The year of the Rat is almost here! The Chinese New Year Celebrations are the most extended and most important holiday of the year in China, as it is Christmas for western countries.

People refer to this celebration as “Lunar New Year” or most commonly “Spring Festival,” depending on which part of China you are, basically because it marks the end of winter and the beginning of warmer days. The date in which it takes place is determined by the lunisolar Chinese calendar every year and not the Gregorian calendar. Even though this 23-day event is frequently related to China, other Asian nations like Korea, Vietnam, Brunei, and Indonesia, only to mention a few of the 18 countries, that celebrate the New Year based on the Lunar Calendar which starts on January 25th and lasts until February 8th, with the Lantern Festival this year.

Photo by Lalitphat Phunch on Unsplash

Although it is not clear when exactly the celebration of the New Year started, it is said that religious beliefs and sacrifices to gods and ancestors for a hearty harvest were involved. During the Zhou Dynasty (1046-256 BC), the term “Nian” appeared for the first time, which is a lion-beast that also means “new year,” and some of the ways it is celebrated has to do which stories about this monster. According to Chinese folklore, Nian would rise from the sea every year to devour villagers, especially the young ones, and eat the livestock, but it is terrified of loud sounds, fire, and the color red.

For this reason, fireworks and the color red is heavily present in the celebration: red envelopes to give money to ward off spirits, red lanterns hung out the door for keeping bad luck out of the house, window’s paper-cuts that carries away the good wishes.

Photo by Olivia Colacicco on Unsplash
Photo by Olivia Colacicco on Unsplash

Just like in the West people travel to get together with family on December for Christmas and New Year, Chinese people who live, work or study away from their hometown try to reunite with their loved ones in more rural parts. During this time of the year, it is expected that the railroad receives 440 million passengers, 79 million will travel by plane, 45 million will move by ferry, and 2.46 billion will go by car around China. The “Chunyun,” as it is called the Chinese travel season, is considered the world’s largest human migration.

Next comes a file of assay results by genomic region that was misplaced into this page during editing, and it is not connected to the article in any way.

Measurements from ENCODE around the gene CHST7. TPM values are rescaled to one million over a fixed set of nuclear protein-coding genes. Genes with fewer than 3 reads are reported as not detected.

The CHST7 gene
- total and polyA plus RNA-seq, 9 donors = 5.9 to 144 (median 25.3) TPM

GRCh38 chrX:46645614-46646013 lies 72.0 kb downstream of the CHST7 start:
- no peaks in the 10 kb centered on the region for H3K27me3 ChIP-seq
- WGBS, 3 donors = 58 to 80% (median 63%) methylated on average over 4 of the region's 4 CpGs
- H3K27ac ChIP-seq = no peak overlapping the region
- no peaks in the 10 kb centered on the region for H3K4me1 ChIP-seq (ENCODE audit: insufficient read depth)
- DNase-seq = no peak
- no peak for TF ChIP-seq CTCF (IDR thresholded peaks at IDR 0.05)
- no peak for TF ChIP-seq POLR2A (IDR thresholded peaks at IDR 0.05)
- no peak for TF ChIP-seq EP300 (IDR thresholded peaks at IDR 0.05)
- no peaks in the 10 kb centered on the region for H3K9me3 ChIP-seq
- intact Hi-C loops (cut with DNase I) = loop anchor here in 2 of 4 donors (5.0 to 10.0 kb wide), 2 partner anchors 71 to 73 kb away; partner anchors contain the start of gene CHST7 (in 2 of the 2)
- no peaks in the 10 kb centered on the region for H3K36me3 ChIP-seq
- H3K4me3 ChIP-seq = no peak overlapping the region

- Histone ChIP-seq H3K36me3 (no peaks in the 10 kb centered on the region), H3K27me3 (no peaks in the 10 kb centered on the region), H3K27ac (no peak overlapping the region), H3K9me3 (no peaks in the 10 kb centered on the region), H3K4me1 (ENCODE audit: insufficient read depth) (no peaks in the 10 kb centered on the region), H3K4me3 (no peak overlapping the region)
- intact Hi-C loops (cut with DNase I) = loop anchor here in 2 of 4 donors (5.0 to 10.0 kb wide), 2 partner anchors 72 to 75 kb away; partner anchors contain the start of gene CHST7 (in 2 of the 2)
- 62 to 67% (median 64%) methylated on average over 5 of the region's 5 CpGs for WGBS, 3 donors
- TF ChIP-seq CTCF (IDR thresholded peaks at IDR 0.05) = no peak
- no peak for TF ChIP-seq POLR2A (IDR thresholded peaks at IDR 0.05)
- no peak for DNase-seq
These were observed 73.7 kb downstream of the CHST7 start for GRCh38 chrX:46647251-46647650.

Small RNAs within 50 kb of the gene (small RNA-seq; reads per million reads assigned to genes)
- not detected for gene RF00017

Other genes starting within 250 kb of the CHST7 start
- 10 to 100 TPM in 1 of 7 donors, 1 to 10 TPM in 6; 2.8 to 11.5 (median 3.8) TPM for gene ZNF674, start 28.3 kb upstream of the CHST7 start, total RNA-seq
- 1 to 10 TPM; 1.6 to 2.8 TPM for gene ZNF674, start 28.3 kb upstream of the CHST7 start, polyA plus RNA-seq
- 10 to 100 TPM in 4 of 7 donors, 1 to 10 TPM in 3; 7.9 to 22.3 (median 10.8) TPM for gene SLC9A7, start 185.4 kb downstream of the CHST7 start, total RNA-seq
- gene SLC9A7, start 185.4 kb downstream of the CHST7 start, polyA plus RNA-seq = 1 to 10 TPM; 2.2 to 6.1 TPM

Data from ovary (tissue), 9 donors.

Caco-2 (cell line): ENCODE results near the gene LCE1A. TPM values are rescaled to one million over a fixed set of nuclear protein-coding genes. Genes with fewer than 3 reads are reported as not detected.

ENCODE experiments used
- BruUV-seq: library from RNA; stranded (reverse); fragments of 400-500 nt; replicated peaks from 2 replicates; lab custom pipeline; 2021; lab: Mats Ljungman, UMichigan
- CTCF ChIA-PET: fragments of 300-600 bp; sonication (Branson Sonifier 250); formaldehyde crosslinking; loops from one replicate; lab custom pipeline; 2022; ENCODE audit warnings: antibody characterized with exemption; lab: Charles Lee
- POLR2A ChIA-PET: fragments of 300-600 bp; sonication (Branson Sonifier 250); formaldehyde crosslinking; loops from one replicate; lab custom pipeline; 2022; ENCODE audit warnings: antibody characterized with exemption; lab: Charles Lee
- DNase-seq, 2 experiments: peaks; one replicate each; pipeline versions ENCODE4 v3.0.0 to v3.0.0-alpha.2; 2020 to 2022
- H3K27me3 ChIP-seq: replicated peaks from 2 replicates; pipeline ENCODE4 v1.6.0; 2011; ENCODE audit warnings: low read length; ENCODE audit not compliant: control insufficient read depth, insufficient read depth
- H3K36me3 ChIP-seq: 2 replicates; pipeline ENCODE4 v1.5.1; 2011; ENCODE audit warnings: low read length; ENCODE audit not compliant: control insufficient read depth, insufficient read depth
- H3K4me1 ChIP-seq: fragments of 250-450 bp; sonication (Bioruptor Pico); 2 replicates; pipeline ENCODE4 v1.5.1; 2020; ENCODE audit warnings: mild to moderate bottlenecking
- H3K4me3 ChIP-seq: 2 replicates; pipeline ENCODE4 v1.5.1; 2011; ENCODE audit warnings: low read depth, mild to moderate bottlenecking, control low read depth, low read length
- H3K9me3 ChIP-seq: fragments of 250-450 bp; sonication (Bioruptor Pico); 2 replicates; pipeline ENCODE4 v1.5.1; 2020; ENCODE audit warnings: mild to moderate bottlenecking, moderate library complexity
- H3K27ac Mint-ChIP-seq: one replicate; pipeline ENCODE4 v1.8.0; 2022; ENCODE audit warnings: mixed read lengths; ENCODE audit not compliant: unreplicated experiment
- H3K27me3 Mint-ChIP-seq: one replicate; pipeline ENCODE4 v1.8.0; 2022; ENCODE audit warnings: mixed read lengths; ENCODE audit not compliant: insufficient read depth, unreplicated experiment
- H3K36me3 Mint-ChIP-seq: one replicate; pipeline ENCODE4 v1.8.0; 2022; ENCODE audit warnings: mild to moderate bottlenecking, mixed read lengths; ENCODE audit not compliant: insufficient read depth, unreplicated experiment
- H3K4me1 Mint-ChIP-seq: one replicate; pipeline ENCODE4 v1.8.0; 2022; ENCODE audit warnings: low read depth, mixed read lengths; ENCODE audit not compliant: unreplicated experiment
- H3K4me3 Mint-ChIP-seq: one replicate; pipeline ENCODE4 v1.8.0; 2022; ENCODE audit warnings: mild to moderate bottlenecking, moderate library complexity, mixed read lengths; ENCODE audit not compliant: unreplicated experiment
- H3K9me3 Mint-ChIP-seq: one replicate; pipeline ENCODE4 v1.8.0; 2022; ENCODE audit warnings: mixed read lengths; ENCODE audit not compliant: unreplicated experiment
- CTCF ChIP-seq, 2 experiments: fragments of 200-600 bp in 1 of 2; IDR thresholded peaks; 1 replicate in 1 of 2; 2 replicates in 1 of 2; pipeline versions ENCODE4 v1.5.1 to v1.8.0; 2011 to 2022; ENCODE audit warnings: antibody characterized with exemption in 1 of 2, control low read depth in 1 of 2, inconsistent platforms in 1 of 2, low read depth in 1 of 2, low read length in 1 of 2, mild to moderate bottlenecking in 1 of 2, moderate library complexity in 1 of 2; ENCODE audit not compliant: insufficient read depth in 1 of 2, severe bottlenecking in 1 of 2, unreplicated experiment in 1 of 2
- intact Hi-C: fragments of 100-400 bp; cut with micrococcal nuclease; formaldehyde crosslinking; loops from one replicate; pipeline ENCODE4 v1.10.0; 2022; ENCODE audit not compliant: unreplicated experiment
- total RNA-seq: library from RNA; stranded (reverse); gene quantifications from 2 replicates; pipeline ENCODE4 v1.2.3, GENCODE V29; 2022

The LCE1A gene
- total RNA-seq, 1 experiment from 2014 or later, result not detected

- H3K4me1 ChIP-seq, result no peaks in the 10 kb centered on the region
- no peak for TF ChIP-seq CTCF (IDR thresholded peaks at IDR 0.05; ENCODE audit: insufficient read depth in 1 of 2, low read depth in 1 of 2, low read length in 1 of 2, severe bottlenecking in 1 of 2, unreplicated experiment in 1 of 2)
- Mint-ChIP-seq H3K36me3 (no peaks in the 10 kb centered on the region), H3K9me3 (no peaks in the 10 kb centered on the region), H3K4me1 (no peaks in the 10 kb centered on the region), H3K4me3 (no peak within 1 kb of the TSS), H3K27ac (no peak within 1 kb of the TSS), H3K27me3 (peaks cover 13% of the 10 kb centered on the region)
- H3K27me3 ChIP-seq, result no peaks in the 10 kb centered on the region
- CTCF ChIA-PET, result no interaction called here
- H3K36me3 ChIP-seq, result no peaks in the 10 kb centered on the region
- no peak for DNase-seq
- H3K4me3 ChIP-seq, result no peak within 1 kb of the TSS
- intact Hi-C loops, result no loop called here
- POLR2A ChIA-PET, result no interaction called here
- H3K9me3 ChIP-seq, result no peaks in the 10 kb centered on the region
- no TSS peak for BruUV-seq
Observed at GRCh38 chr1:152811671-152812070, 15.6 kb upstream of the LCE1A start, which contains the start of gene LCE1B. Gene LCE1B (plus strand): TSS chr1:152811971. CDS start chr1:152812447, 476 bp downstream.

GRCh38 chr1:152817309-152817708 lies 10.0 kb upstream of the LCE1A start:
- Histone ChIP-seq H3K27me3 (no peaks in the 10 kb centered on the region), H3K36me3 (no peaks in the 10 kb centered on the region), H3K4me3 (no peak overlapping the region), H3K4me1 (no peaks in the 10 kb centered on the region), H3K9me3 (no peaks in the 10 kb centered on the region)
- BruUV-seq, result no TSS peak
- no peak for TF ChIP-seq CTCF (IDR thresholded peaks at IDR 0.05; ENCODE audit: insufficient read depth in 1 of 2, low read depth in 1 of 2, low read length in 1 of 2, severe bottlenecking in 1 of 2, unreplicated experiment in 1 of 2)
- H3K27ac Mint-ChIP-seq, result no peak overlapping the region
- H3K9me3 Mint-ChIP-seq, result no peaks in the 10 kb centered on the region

Photo by Hiurich Granja on Unsplash

Despite how nice it is to experience New Year’s in China, going to other continents like Europe is getting more popular (7 million Chinese travelers this year). Cities like Madrid, Paris, London, and Amsterdam are demanded destinations that receive millions of Chinese and worldwide visitors since this holiday is celebrated in those destinations with festival shows, fireworks, parades, and traditional food. In Madrid, for example, the Chinese Embassy prepares a cultural program that includes concerts, workshops, and even gastronomic routes for Chinese to feel at home and non-Chinese people to learn more about customs during this time of the year.

Cities like Paris and Amsterdam have Buddhist temples to pray, as it is one of the traditions, also light shows, Chinese arts, crafts, and dance. In the case of London, it holds the world’s largest celebrations for the Chinese New Year outside of Asia, the host a one-day festival jammed packed with activities for everyone and amazing performances that are more exciting every year. Also, many locations around the city like Trafalgar Square, Chinatown, and Shaftsbury are filled with beautiful Chinese ornaments and offer unique events to make this festivity more special.

Nowadays, the Independent Chinese travelers shift from one country to the other because many places around Europe bring Chinese traditions to their streets and restaurants. The influx of Chinese tourists going to Europe, coupled with their increased spending power, presents an endless opportunity for businesses. One of the main activities in the 15-day celebration is to have dinner and enjoy food with family and friends, mostly dumpling and glutinous rice balls. Other interesting customs are to clean the house, throw away old furniture, house articles, and clothes, and get ready for shopping for the welcoming year, which is the perfect chance to skyrocket sales for medium and big enterprises related to that market.

The Shake to Win SaaS Platform offers a section with Chinese Promotional Materials, such as posters, roller-up, digital postcards, posts for your business social media channels. These can be downloaded and set up in your spot to make Independent Chinese Travelers welcome and be a lot to connect and engage better with this market.

This Chinese New Year, connect with this new traveler profile with our ACCESS Package! For only €69 one time-payment, the Shake to Win will localize your spots information in Chinese and list it ou the Shake to Win platform in only seven days! You will also get one window sticker that lets users know you are part of our network. And only for this Chinese new year, you will get ONE Set of Chinese New Year Promotional Materials (4 materials for download) for FREE, so hurry up and sign up to enjoy this special offer and access to the one of the largest outbound markets NOW.

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